Sometimes I think too much about how albums created during the peak of the CD-era will fare in these 21st century times where some listeners (especially here on Audiophile Review) are looking for albums that have an analog feel. This can be challenging for recordings crafted in the digital domain or perhaps mastered to digital tape and such.
And... then I get a copy of an album like Bruce Springsteen's 18 Tracks -- reissued on vinyl earlier this year for the first time since its original release -- and my worries go away for a while as I breathe a sigh of relief that everything will probably be OK.
At the time of its release (1999), the companion boxed multi-disc CD set called Tracks was a joy, with many rare tracks, demos and B-sides that had been frequently bootlegged over the years.
If you were a hard core fan -- of which I am -- you had to also get the single CD 18 Tracks album as it had three songs not on the boxed set. That one of those tunes was one of Bruce's most revered compositions made the album both frustrating and essential.
That song, "The Fever," was recorded by a sort of stripped down version of the original E-Street Band, with Vinnie "Mad Dog" Lopez on Drums. From this release we learned that Bruce was playing Piano on this, not then-pianist David Sancious, which makes some sense listening in 20/20 hindsight.
For years, decades really, it was only available by trading tapes with friends as the song was initially distributed to radio on tape. WNEW-FM in New York used to play it all the time. On 18 Tracks we finally get it!
Well, almost. All the tracks on this set (and the CD boxed set) were remixed so its not quite the original version we heard on the radio. Its probably better in many ways. Regardless, if this is as close as we get to a perfect version of "The Fever," I'm good with it. It sounds real good as does most of the whole of 18 Tracks on vinyl.
The bass and midranges are much fuller than the CD. Happily the high end is not especially crunchy (my word for that sort of trebly artifact that can grace some digitally mastered recordings, especially when transferred to vinyl). Kudos to Bob Ludwig of Gateway Mastering for making sure these 18 Tracks sound good and play nicely against one another... track-by-track.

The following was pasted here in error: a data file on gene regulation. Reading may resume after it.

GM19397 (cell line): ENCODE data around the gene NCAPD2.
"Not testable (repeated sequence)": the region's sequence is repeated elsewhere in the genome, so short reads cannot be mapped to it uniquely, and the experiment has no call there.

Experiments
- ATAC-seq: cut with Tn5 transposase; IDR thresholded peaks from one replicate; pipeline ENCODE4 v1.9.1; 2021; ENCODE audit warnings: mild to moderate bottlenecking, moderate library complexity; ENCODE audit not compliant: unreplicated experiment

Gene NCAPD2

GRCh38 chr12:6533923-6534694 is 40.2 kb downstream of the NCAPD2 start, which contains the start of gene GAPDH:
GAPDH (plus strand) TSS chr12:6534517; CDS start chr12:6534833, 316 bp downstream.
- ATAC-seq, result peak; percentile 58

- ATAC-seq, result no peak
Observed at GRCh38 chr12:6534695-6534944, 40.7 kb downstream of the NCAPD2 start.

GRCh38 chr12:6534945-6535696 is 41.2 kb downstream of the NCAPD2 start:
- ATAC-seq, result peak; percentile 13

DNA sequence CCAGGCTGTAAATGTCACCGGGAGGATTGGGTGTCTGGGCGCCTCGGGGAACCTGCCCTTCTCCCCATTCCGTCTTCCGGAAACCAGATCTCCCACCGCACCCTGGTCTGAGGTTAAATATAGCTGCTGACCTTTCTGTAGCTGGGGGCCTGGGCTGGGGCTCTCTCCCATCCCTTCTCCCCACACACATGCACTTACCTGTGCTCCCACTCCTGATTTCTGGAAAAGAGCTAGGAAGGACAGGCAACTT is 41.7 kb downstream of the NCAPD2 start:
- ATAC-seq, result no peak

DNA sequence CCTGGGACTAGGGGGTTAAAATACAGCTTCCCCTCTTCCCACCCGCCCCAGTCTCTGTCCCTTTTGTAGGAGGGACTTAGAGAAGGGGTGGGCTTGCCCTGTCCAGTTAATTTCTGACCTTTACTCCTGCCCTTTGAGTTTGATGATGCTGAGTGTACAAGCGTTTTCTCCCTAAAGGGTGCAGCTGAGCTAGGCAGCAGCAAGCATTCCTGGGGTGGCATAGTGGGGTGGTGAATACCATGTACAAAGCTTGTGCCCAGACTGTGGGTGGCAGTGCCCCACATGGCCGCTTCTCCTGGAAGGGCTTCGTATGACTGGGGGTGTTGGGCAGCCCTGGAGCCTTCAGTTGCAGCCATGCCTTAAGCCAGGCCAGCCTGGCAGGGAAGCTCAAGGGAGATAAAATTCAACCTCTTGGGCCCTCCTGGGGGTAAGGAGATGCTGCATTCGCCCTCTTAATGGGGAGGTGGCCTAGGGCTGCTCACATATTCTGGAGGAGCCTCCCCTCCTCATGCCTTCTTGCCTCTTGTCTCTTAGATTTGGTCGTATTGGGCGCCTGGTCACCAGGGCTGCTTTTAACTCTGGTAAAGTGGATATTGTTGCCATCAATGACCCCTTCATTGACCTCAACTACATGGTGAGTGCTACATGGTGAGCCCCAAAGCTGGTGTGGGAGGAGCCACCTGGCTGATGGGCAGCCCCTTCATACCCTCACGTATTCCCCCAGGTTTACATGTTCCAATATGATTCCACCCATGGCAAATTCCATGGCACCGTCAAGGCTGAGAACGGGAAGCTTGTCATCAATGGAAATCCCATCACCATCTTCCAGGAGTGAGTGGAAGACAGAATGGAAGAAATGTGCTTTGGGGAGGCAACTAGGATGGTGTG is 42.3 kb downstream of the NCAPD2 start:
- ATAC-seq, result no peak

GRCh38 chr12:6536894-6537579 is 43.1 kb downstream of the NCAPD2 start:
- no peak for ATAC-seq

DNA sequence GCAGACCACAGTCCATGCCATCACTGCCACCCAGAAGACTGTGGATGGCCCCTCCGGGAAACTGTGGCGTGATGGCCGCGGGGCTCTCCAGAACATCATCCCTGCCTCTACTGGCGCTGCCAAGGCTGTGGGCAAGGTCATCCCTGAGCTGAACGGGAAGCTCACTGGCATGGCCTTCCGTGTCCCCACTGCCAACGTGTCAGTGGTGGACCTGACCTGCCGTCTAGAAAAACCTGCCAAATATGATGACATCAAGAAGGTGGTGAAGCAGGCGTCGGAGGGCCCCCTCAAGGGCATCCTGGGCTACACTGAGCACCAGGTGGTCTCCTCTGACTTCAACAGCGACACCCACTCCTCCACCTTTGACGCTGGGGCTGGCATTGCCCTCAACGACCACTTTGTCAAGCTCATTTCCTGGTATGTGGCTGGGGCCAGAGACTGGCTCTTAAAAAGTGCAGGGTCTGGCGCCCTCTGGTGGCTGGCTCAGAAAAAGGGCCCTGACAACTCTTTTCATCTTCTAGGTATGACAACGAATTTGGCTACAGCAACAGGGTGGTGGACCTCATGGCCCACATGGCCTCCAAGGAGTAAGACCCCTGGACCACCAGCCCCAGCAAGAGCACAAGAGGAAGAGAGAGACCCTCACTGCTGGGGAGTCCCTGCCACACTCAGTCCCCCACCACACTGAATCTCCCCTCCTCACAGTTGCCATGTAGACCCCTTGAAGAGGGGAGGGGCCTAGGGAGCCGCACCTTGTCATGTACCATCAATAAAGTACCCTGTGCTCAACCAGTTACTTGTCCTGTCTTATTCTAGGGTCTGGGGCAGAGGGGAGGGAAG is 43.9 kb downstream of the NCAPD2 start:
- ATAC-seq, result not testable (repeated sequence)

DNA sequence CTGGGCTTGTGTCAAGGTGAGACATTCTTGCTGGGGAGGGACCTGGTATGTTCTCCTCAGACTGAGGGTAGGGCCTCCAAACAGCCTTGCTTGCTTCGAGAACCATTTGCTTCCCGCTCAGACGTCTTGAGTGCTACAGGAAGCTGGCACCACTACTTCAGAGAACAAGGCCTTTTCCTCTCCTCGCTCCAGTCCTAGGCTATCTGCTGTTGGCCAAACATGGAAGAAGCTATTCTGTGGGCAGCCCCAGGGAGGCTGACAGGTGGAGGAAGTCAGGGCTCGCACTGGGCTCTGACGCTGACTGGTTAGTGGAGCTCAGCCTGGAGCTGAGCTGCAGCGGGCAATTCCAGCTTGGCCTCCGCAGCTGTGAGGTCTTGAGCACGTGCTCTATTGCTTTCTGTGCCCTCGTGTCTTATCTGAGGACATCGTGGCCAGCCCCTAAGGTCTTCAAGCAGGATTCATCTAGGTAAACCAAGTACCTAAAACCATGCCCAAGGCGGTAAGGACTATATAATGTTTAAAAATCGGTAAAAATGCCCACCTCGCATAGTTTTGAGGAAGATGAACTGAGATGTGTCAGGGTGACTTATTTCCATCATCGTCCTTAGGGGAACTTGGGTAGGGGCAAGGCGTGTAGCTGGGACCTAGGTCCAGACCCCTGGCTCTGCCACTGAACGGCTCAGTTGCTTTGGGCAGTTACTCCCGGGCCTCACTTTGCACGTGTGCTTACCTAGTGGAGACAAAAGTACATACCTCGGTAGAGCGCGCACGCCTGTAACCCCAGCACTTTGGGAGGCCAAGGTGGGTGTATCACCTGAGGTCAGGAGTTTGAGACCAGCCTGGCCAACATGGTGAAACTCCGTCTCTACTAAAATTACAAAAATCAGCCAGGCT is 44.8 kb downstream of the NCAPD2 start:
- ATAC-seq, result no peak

On the streaming services, you can listen to Tracks up there in complete form (with the bonus tracks from 18 Tracks all in the same stream) in CD quality. Click here for Tidal, here for Qobuz (24/44) and here for Spotify.
In other Bruce related bargain news, the soundtrack to the great 2019 film Blinded By The Light is out on vinyl. Bruce fans will want it because there are three new Bruce rarities including one brand new track ("I'll Stand By You").
The two live recordings include an early version of "The River" from No Nukes: The Muse Concerts For a Non-Nuclear Future at Madison Square Garden in New York (September 1979) and an acoustic version of "The Promised Land" recorded live at the National Mall in Washington, D.C. for The Concert For Valor (November 2014).
As an album listen Blinded By The Light fails for me as it is ultimately too long and loses steam by interconnecting tracks with dialogue from the film. I appreciate what the producers were trying to do but I think it could have been whittled down to a more fan-friendly single disc which might have sold better.
Instead Blinded By The Light ended up in the Popmarket.com bargain crate (and thus it was affordable enough for me to spring for it to review for you, Dear Readers!). It is going for even less on Amazon now (click on any of the title links here to jump to it)
Do you need Blinded By The Light on LP? If you love the movie (which, again, is terrific!) or are a Bruce vinyl completist -- or both! -- that answer is a resounding: yes!
Of course, if you wait another 15 years, maybe these previously unreleased Springsteen songs will appear on the sequel to Tracks.
Time will tell.